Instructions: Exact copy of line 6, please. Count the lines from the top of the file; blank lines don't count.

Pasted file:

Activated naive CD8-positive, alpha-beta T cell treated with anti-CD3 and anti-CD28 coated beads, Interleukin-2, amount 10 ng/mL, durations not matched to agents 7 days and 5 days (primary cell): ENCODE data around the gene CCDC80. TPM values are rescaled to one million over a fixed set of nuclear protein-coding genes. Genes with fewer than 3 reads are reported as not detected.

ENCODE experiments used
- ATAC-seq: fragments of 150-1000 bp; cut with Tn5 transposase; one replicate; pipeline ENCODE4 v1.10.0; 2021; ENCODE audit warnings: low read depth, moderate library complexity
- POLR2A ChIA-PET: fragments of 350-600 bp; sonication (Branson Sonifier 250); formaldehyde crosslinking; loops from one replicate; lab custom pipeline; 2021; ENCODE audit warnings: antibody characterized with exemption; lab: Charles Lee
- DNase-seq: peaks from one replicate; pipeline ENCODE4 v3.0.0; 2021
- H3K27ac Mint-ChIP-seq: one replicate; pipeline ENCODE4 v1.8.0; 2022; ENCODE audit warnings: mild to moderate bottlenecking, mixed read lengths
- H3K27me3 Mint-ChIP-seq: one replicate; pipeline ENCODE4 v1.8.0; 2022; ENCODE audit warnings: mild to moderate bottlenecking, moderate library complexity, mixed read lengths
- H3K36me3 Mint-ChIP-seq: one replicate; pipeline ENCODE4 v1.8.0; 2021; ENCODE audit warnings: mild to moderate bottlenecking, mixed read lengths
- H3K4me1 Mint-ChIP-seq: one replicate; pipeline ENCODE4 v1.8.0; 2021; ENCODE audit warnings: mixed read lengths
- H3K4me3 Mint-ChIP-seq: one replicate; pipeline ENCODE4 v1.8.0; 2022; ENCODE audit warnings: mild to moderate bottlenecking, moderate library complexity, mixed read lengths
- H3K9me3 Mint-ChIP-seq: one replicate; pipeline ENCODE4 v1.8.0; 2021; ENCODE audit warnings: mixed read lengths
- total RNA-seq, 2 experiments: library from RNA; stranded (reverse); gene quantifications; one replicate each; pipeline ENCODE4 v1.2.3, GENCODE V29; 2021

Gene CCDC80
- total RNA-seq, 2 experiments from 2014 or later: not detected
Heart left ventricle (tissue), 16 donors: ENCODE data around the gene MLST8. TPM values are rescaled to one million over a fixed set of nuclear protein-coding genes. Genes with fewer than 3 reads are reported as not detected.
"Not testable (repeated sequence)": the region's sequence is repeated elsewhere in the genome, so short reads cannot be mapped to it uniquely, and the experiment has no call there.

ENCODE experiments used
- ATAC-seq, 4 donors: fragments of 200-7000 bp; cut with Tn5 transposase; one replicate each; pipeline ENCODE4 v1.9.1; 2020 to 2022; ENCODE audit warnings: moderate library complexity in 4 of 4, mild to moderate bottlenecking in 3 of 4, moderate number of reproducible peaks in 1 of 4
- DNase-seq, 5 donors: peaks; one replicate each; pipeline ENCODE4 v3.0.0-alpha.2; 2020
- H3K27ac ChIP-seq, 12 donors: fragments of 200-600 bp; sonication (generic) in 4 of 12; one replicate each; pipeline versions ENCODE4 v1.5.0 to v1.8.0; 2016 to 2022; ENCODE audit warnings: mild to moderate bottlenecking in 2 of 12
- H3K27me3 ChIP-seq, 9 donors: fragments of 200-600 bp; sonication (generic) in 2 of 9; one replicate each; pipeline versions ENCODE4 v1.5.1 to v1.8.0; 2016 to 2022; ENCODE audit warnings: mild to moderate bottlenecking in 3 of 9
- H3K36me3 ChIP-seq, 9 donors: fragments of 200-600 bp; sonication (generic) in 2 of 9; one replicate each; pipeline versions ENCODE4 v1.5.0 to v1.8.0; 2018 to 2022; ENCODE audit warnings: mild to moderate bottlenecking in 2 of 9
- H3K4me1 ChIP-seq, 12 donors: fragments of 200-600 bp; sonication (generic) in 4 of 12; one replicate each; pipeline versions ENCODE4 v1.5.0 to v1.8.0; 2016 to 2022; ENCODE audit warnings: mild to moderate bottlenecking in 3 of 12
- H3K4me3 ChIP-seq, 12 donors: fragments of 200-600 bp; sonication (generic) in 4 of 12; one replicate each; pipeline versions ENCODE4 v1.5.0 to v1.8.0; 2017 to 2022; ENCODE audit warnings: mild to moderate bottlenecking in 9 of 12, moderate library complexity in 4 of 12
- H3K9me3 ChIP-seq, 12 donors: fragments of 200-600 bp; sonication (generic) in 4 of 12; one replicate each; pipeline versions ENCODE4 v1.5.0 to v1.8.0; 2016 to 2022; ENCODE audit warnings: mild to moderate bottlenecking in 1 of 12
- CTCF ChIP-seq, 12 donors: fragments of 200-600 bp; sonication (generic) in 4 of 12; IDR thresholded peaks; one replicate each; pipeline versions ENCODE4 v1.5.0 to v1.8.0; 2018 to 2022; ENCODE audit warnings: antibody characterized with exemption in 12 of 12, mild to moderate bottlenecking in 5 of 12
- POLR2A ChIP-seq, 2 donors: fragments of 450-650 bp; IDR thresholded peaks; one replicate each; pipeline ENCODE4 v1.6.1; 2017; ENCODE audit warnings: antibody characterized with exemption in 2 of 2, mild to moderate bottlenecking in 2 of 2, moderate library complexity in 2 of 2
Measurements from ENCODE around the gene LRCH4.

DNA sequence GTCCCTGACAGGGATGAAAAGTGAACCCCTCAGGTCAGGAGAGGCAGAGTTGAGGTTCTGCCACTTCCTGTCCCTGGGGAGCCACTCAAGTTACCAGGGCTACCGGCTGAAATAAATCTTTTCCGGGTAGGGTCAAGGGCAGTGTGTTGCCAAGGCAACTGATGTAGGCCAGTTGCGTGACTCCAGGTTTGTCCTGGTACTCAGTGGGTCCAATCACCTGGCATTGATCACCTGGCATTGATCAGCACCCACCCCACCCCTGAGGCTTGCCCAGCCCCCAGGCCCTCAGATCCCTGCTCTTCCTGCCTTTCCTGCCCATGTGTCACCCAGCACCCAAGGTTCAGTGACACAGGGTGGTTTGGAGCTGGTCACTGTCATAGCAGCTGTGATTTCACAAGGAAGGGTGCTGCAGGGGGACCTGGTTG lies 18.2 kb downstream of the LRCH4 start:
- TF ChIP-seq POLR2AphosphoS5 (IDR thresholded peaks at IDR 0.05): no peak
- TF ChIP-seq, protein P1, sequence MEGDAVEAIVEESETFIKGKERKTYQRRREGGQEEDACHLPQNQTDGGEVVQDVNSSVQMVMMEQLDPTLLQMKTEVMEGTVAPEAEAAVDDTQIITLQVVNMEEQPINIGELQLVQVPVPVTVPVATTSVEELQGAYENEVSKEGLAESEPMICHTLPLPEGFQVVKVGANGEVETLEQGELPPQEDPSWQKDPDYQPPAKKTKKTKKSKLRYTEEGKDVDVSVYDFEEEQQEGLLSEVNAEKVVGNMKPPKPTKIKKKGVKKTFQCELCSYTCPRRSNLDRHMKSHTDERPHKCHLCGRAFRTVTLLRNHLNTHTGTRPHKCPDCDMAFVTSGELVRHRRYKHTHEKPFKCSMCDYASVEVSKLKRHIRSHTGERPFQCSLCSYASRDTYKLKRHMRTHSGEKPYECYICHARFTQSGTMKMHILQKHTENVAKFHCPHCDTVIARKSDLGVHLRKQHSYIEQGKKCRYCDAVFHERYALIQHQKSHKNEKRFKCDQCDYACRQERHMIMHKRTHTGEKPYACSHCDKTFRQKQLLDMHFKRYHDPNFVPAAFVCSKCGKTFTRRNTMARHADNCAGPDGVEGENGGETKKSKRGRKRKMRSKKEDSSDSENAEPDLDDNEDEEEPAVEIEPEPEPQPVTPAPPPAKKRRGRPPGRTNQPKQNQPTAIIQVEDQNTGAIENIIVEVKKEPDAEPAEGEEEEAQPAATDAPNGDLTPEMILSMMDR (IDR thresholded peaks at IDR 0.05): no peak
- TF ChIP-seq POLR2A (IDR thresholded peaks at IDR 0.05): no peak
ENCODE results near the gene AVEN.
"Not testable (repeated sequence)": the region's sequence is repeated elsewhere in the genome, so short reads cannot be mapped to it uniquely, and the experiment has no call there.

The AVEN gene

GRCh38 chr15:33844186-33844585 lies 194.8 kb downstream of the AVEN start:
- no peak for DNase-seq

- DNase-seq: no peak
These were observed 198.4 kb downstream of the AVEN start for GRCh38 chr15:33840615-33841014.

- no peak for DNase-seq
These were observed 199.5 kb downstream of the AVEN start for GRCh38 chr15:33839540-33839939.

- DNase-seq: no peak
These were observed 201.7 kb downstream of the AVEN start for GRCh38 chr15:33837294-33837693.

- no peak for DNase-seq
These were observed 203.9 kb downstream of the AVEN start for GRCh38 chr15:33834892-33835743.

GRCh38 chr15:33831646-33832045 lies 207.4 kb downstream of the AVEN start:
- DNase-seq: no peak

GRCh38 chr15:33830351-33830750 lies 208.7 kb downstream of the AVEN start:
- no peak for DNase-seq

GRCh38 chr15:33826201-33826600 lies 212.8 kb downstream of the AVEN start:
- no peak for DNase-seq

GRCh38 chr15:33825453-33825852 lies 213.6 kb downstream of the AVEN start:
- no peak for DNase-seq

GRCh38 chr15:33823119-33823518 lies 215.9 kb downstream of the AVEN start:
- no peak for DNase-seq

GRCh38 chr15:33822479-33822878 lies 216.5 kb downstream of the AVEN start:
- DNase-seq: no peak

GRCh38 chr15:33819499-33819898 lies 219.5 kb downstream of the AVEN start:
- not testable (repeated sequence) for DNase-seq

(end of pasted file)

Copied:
- H3K27ac Mint-ChIP-seq: one replicate; pipeline ENCODE4 v1.8.0; 2022; ENCODE audit warnings: mild to moderate bottlenecking, mixed read lengths